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Share Your Netflix Password, Commit a Federal Crime?

Share Your Netflix Password, Commit a Federal Crime?

When an anti-hacking law was expanded beyond its intended scope

What America really needs is move over-criminalization of the innocuous, or at least that’s what the 9th Circuit seems to think.

Though this is nothing new, the 9th Circuit’s latest opinion reiterated the awful bastardization of Computer Fraud and Abuse Act (CFAA). Meant to be an anti-hacking act, the CFAA could be broadly interpreted to view all unauthorized database access as prosecutable.

Fortune reported:

The decision came in the case of David Nosal, an employee at the executive search (or headhunter) firm Korn/Ferry International. Nosal left the firm in 2004 after being denied a promotion. Though he stayed on for a year as a contractor, he was simultaneously preparing to launch a competing search firm, along with several co-conspirators. Though all of their computer access was revoked, they continued to access a Korn/Ferry candidate database, known as Searcher, using the login credentials of Nosal’s former assistant, who was still with the firm.

Nosal was eventually charged with conspiracy, theft of trade secrets and three counts under CFAA, and was sentenced to prison time, probation, and nearly $900,000 in restitution and fines.

Nosal’s conviction under CFAA hinged on a clause that criminalizes anyone who “knowingly and with intent to defraud, accesses a protected computer without authorization”. Though CFAA is often understood to be an anti-hacking law, that clause in particular has been applied to many cases that fall far short of actual systems tampering.

CFAA has, for instance, been used to prosecute violation of Terms of Service agreements (which are themselves a contested practice). Most notoriously, the law was used to pursue Aaron Swartz, the young programmer who committed suicide after being charged with mass-downloading research papers from an MIT database, in violation of its terms of service—despite the fact that he was then a research fellow at MIT, with authorized access to the involved database.

One of the Ninth Circuit judges, Stephen Reinhardt, seemed to agree with those interpretations in his dissenting opinion. While Reinhardt took no issue with Nosal’s convictions on trade secrets violations, he said the new decision also makes “consensual password sharing” a prosecutable offense. Reinhardt noted that the decision “loses sight of the anti-hacking purpose of the CFAA, and . . . threatens to criminalize all sorts of innocuous conduct engaged in daily by ordinary citizens.”

Scott Shackford at Reason writes the ACLU has filed a complaint, hoping to block part of the CFAA:

The ability to interpret the prohibitions of the law extremely broadly has prompted the American Civil Liberties Union (ACLU) to file suit to block part of the law. They argue that the law’s bans on unauthorized access or violating a site’s terms of agreement make it a felony for researchers and journalists to investigate whether sites engage in discrimination in their use of consumer-driven algorithms by pretending to be somebody that they’re not for auditing purposes. Read more about their suit here.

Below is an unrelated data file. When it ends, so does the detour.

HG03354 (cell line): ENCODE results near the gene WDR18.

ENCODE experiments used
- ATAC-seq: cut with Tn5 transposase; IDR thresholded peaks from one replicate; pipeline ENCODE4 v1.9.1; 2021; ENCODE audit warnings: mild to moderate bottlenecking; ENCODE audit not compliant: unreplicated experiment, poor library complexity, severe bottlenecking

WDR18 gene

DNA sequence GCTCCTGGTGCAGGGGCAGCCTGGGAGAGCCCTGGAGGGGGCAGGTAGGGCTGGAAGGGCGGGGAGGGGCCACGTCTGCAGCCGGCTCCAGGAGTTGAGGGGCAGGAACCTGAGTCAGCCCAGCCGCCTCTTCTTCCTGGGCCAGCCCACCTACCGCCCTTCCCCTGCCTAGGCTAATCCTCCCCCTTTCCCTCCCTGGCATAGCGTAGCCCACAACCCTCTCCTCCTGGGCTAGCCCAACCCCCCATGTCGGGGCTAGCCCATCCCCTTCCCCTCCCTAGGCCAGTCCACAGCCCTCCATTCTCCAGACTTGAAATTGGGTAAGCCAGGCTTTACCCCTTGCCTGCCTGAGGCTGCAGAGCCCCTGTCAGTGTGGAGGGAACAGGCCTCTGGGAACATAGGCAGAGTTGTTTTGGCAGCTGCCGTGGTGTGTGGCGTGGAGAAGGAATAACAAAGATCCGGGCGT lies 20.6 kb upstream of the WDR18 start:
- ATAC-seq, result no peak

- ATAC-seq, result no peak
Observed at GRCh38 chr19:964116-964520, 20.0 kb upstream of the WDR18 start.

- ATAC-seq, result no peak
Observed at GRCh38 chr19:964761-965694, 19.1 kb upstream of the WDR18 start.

Opinion here:


[Featured image a screen grab from included video]

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Wouldn’t this also affect Neislen and other marketing research firms that access user’s account on a site to pull billing and purchasing information.

“Though all of their computer access was revoked, they continued to access a Korn/Ferry candidate database, known as Searcher, using the login credentials of Nosal’s former assistant, who was still with the firm.”

Translation: Though they were not allowed to access the database, they obtained someone else’s credentials through social engineering and did so anyway.


You seem to be saying that a hacking conviction in this case is inappropriate and will spell doom for everyone else. But I have a hard time understanding why convicting a hacker of hacking is a bad thing. (If you want to say that the penalty was excessive, I’m with you there. But that’s not the same argument).

    Dejectedhead in reply to irv. | July 11, 2016 at 6:48 pm

    I agree, it read to me like he was willfully engaged in unauthorized access to steal a competitor’s protected information.

    If it was used against someone accessing Netflix, that would be different.

      DaveGinOly in reply to Dejectedhead. | July 12, 2016 at 12:40 am

      A person who uses another’s Netflix login to access content is committing identity theft and/or fraud. (Even with the account holder’s permission/compliance, the user is posing as the account holder, intentionally misleading the business into believing the user is a paid subscriber. This misrepresentation allows the user to fraudulently access content for which he has not paid.)

        gwsjr425 in reply to DaveGinOly. | July 12, 2016 at 9:52 am

        That’s a stretch. Netfix accounts are two tier. One level you pay for two devices to run simultaneously. The higher level you pay for four devices to access the network simultaneously.

        No matter who or where the network is accessed, only two/four devices will play at a given time. It’s not a free for all where one person can sign up for Netflix and then give the password to 20 of their friends and they can all watch the programming at the same time on 20 different devices.